U.S. President Barack Obama urged lawmakers to put aside partisan wrangling and support a $447 billion jobs program that he said will give a push to a sluggish economy.

Eschewing the rhetorical flourishes of past speeches, Obama said in Thursday evening's address to a joint session of Congress that legislators must "stop the political circus" and focus on job creation for the good of the nation.

"The people of this country work hard to meet their responsibilities. The question tonight is whether we'll meet ours. The question is whether, in the face of an ongoing national crisis, we can stop the political circus and actually do something to help the economy," the president said.

The plan, which was more ambitious than many pundits in the media had expected, will require the approval of a divided Congress.

With Democrats in control of the Senate and Republicans in charge of the House of Representatives, the battle over Obama's jobs bill could lead to another partisan fight similar to the one earlier this summer over raising the debt ceiling.

Seeking to appeal to Republican opponents vehemently opposed to additional government spending, Obama stressed that tax cuts accounted for the majority of the $447 billion package.

The president also pledged that the cost of the plan will be completely covered.

He therefore proposed that the so-called congressional "super committee," tasked with identifying $1.5 trillion in federal budget savings before the start of December, add the cost of the jobs plan to the total.

Obama also said that later this month he will unveil a "more ambitious" complementary plan to reduce the budget deficit and government debt, the top priority for the Republican Party and its most conservative wing - the Tea Party.

That upcoming plan "will not only cover the cost of this jobs bill, but stabilize our debt in the long run," the president said.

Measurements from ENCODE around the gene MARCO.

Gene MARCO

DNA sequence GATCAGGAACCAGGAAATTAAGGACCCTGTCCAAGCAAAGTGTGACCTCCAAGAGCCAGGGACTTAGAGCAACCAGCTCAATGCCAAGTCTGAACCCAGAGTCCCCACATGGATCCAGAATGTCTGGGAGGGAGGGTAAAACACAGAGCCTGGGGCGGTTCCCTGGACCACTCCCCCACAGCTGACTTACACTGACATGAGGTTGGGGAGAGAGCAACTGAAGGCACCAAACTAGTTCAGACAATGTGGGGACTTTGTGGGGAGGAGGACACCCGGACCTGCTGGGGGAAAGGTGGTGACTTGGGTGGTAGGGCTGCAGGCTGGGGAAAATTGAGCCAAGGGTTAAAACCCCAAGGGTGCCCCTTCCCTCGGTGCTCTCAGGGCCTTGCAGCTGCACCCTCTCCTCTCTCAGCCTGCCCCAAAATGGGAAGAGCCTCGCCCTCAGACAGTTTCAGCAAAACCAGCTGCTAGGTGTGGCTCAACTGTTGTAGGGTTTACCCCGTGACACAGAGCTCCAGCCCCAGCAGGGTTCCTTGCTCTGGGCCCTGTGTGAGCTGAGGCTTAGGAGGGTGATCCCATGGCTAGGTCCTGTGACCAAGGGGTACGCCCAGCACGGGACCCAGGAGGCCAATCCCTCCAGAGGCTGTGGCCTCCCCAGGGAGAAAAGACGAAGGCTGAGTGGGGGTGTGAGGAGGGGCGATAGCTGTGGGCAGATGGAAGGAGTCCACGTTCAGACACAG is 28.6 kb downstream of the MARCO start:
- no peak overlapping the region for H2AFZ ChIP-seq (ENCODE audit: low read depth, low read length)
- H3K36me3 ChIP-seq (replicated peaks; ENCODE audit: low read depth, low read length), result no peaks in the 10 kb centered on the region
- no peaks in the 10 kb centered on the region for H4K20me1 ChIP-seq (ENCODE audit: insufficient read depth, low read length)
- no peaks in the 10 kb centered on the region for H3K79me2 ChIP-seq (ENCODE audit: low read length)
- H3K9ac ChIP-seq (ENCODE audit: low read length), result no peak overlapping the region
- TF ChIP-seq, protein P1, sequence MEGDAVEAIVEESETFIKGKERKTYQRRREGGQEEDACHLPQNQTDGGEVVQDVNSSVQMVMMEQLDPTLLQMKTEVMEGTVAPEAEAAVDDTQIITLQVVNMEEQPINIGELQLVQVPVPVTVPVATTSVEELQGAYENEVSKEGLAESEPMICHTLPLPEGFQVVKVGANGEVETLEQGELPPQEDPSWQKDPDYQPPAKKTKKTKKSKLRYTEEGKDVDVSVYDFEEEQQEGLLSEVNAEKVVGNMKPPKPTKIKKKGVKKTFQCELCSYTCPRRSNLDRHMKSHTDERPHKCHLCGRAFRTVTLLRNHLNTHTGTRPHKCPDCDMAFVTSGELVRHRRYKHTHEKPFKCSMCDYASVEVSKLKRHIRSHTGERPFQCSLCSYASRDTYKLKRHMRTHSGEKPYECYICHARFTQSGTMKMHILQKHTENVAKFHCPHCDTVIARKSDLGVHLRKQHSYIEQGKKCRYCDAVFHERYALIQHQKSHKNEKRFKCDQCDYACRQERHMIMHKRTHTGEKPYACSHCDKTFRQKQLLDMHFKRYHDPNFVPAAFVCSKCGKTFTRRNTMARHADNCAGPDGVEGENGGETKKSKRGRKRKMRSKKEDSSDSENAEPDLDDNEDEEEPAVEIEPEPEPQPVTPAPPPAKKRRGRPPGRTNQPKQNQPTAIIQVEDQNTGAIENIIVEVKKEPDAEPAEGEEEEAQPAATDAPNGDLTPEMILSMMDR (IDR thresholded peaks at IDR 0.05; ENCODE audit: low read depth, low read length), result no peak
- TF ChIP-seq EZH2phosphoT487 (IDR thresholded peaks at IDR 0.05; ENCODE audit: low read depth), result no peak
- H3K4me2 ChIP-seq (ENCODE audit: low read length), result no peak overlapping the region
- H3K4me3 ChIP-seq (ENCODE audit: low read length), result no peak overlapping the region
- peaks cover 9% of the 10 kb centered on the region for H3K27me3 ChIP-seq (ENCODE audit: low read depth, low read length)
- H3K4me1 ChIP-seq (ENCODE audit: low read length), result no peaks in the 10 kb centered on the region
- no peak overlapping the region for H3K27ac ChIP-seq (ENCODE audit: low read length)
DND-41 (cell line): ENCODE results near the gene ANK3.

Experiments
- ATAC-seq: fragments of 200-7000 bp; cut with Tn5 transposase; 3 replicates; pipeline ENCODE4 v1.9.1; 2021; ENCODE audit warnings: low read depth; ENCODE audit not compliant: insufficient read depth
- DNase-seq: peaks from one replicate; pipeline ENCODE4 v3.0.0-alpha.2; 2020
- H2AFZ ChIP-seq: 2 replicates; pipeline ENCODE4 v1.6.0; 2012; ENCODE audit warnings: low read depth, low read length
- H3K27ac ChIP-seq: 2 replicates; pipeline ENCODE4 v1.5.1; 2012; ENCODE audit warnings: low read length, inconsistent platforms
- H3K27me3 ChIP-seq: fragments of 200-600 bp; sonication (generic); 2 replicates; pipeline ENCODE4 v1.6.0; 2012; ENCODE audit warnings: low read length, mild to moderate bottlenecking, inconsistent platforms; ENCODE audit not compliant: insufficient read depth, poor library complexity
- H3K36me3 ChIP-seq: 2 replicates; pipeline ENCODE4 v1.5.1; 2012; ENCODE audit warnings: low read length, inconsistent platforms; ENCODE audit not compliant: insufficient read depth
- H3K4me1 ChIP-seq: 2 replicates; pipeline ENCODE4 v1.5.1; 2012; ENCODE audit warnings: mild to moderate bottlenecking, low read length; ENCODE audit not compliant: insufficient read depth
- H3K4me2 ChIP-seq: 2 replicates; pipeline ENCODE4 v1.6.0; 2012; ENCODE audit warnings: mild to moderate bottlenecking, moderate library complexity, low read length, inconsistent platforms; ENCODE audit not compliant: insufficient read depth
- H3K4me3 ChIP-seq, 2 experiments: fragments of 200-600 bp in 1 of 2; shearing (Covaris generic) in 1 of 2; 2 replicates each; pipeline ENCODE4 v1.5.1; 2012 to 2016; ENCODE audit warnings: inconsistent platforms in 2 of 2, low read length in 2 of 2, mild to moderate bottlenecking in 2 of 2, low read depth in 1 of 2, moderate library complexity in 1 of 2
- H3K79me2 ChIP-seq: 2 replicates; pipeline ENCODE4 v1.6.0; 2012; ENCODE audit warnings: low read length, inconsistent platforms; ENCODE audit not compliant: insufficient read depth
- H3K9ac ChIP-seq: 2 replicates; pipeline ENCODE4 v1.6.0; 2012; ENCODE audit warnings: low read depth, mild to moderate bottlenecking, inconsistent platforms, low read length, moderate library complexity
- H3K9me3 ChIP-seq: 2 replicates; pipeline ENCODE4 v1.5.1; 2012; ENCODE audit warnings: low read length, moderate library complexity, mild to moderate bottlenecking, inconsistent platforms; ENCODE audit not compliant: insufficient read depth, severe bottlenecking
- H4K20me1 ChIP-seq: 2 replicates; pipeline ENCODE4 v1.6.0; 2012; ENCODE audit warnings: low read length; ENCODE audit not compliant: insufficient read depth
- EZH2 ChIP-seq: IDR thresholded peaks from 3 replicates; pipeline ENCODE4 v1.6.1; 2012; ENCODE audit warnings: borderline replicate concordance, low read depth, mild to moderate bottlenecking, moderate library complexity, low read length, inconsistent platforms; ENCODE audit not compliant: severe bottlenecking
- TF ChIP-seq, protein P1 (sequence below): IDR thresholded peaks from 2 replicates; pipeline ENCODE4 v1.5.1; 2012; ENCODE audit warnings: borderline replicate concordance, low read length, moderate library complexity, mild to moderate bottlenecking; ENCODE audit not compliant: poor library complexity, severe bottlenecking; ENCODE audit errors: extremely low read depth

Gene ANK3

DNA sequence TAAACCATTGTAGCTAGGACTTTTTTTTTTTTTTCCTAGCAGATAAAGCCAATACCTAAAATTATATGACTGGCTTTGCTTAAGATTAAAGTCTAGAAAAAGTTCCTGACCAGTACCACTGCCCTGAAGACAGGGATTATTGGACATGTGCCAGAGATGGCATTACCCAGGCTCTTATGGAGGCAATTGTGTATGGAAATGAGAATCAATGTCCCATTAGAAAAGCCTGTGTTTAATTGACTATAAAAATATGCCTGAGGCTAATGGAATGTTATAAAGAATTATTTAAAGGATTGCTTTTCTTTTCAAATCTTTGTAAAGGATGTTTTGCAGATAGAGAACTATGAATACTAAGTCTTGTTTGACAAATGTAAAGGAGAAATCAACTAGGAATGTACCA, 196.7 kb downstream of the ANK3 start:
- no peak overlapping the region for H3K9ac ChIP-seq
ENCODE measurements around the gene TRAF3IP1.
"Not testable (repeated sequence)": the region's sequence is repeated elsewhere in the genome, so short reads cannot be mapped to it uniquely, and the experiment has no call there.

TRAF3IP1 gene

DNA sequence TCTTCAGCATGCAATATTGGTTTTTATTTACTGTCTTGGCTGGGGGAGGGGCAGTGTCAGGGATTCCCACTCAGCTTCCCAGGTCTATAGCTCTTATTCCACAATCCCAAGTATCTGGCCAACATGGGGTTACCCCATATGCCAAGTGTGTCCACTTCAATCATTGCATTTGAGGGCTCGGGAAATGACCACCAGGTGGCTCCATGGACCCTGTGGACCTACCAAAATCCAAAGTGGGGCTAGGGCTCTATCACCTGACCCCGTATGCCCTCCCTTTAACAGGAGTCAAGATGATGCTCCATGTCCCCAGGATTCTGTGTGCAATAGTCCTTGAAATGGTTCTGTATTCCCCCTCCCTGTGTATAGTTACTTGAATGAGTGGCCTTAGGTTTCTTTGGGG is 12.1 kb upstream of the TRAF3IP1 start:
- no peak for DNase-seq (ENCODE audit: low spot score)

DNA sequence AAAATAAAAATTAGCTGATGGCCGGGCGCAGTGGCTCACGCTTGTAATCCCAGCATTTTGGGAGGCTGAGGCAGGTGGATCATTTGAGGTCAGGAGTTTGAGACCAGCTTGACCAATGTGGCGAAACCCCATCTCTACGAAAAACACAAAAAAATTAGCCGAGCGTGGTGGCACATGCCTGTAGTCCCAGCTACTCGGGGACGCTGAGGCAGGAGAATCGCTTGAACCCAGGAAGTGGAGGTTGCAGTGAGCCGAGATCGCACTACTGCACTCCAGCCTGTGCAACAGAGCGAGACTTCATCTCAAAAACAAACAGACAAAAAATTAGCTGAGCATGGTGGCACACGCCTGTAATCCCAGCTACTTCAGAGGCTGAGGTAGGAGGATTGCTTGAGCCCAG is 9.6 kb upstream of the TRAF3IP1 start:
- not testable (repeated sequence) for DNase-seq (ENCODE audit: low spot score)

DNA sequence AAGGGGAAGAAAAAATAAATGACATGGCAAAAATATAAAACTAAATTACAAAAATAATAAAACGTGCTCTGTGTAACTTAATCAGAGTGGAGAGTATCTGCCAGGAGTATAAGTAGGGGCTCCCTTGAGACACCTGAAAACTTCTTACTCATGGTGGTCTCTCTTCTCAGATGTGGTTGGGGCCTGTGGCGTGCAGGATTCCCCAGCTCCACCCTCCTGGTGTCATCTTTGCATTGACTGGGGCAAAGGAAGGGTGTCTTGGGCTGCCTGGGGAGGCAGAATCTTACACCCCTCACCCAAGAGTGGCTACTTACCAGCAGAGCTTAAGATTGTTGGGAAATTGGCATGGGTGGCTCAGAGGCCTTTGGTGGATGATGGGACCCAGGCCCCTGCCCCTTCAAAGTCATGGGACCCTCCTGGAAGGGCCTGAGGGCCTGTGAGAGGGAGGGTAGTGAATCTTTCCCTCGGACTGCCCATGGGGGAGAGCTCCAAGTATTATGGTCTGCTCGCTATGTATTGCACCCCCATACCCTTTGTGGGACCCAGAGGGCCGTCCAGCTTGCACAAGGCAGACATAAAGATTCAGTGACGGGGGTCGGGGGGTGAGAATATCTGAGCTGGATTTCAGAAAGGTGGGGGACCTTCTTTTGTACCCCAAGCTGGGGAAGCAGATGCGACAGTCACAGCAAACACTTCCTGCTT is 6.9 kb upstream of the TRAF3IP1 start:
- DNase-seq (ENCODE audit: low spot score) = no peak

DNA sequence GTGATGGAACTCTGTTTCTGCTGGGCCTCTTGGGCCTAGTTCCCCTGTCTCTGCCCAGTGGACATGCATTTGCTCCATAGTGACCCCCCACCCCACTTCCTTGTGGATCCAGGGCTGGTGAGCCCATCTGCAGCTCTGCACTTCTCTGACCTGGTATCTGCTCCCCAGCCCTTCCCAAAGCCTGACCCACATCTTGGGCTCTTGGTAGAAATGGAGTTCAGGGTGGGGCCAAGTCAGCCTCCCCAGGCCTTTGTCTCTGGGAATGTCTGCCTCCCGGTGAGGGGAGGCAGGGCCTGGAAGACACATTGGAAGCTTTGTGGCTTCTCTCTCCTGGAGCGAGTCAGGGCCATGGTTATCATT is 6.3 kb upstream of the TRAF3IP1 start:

In his speech, Obama told lawmakers that "everything in (the jobs program) is the kind of proposal that's been supported by both Democrats and Republicans, including many who sit here tonight."

In addition to measures designed to appeal to Republicans, Obama also looked to win the favor of lawmakers in his own party by offering an extension of unemployment insurance for another year and proposing new spending to allow states to rehire laid off teachers.

The plan also calls for new investment in infrastructure, including money to "rehabilitate homes and businesses in communities hit hardest by foreclosures."

The plan "will provide a jolt to an economy that has stalled, and give companies confidence that if they invest and if they hire, there will be customers for their products and services," Obama said, adding that "you should pass this jobs plan right away."

In his speech, Obama also urged Congress to ratify a series of free-trade agreements signed with Colombia, Panama and South Korea.

"Now it's time to clear the way for a series of trade agreements that would make it easier for American companies to sell their products in Panama and Colombia and South Korea, while also helping the workers whose jobs have been affected by global competition," the president said.

Unemployment - voters' big concern ahead of the 2012 U.S. presidential election - currently stands at 9.1 percent and analysts see little chance of that figure improving significantly in the short term.

The high jobless rate is a serious problem for Obama and his re-election hopes. He has seen his approval rating plummet to new lows in recent weeks, although polls show that voters blame Congress even more for the country's woes.

With the speech, the president sought to recover the political initiative and dare Republicans, who sense an opportunity to recapture the White House next year, to oppose a bill aimed at putting people back to work.

The president also announced that he plans to embark on a nationwide tour to sell the program, which the White House says should be passed before year's end. His first stop will be Friday in Richmond, Virginia.